• John Bruton has refused to return any of his Irish pension unless he is made to by a change in law, as reported in your paper.
However, it's not just his Irish pension that is beyond disgusting -- it's that, in addition to the €148,000 the Irish taxpayer provides, he also receives an EU pension.
Let's not forget any payment he may receive for his role at the IFSC, plus the income from speaking engagements, board appointments, and what he gets for positions such as being a Visiting Fellow of the European Institute at the London School of Economics.
Not bad for someone who became Taoiseach by accident and has been entitled to pensions in some form since the day he first left cabinet, which was in 1981.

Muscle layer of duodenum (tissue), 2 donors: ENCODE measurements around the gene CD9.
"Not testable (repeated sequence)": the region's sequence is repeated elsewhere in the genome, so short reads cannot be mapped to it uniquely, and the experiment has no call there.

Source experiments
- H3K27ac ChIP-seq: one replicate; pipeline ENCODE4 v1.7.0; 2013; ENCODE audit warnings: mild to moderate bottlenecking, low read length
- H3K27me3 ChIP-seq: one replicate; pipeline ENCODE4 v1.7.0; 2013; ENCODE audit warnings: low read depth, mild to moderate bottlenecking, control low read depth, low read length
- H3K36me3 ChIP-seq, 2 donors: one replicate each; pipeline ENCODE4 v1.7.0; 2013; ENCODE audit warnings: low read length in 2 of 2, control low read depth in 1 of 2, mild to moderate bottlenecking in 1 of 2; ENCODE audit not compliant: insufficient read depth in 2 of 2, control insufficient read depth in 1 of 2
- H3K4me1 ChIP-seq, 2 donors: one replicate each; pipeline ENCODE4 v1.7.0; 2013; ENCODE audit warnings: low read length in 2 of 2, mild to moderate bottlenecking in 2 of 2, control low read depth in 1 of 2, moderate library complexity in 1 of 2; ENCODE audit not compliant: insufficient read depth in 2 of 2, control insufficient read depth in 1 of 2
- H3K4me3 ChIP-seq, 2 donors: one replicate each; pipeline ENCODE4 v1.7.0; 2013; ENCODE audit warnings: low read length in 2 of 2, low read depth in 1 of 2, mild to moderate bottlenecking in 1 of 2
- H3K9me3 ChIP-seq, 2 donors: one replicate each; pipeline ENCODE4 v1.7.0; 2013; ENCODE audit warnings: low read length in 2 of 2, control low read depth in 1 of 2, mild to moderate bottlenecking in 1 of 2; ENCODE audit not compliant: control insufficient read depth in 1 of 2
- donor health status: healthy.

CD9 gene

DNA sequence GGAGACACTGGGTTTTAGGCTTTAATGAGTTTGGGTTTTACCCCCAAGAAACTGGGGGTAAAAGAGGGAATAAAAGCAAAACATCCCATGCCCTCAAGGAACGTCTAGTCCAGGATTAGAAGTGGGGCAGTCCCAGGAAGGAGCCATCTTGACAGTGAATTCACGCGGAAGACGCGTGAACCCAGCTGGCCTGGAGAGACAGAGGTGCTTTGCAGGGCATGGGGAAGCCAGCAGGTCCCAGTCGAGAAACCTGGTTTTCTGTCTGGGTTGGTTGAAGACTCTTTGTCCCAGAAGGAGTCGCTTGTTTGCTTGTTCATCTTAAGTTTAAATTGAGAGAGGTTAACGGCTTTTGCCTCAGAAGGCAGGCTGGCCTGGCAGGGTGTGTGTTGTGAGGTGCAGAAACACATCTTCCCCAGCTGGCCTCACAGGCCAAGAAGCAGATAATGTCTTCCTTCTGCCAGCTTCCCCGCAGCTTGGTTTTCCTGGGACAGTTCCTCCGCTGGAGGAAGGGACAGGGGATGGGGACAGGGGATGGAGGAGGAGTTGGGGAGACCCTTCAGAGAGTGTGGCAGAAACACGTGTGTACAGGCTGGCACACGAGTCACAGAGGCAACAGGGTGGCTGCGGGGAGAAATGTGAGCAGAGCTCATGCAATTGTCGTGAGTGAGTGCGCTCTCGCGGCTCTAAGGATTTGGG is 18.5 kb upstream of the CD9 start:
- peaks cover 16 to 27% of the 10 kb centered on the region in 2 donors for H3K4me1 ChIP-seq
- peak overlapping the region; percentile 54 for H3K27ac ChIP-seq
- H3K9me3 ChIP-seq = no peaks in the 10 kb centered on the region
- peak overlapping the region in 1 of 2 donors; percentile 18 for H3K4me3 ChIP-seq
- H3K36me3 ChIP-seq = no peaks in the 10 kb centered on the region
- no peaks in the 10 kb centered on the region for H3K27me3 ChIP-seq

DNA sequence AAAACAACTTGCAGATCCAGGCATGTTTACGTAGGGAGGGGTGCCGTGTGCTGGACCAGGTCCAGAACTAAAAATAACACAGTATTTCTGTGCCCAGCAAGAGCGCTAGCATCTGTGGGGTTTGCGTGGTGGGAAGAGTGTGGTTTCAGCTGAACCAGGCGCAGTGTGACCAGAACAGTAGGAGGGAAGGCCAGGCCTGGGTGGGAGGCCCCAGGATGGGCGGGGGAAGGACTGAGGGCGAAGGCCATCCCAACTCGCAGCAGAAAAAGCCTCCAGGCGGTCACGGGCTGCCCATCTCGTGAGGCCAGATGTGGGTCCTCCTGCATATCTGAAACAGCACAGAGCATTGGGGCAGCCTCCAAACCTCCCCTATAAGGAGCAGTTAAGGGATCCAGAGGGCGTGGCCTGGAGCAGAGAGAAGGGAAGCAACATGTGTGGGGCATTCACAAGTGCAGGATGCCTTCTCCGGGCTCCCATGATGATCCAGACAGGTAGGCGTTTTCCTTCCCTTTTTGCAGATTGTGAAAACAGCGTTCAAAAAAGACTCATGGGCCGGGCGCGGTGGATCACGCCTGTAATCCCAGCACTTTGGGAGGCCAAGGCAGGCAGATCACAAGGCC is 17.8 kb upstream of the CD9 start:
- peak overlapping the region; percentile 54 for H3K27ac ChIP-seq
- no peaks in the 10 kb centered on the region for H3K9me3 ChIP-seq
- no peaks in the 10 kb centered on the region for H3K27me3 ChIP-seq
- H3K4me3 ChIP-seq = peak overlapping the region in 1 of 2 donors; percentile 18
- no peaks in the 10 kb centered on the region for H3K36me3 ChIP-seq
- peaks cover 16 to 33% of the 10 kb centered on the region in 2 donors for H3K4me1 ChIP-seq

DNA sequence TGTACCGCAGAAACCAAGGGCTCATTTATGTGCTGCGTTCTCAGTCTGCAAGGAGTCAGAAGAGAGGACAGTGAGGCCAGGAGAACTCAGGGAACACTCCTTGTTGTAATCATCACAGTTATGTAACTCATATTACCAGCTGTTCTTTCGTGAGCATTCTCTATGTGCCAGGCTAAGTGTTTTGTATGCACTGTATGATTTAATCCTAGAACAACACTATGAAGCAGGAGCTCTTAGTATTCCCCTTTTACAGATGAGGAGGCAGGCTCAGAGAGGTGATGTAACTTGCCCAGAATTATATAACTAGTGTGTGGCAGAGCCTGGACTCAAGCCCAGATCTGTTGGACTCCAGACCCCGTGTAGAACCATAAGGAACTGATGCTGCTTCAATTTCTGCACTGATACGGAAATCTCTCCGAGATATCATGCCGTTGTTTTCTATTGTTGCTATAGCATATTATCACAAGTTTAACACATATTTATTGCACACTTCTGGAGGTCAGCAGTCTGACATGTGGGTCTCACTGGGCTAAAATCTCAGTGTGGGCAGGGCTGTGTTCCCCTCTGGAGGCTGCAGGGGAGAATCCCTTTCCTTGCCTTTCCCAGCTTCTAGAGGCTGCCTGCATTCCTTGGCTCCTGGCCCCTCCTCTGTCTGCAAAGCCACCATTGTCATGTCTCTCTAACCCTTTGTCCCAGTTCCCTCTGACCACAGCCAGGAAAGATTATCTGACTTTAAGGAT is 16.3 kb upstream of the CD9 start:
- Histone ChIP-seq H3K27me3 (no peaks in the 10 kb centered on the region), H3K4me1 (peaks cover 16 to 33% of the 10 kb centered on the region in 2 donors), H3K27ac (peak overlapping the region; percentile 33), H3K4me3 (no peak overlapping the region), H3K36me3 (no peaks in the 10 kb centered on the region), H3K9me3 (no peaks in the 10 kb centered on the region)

But his comments do serve to highlight the abject failure of Mr Kenny's government to take proper action to lessen the burden Mr Bruton, and others like him, unfairly place on taxpayers in the context of our current problems.
Mr Bruton can argue all he wants about his 'service' but when choices have to be made about whether to borrow money to pay his pension or to pay for a special needs assistant, then people like Mr Bruton should be told they'll have to do without.
Canary Wharf, London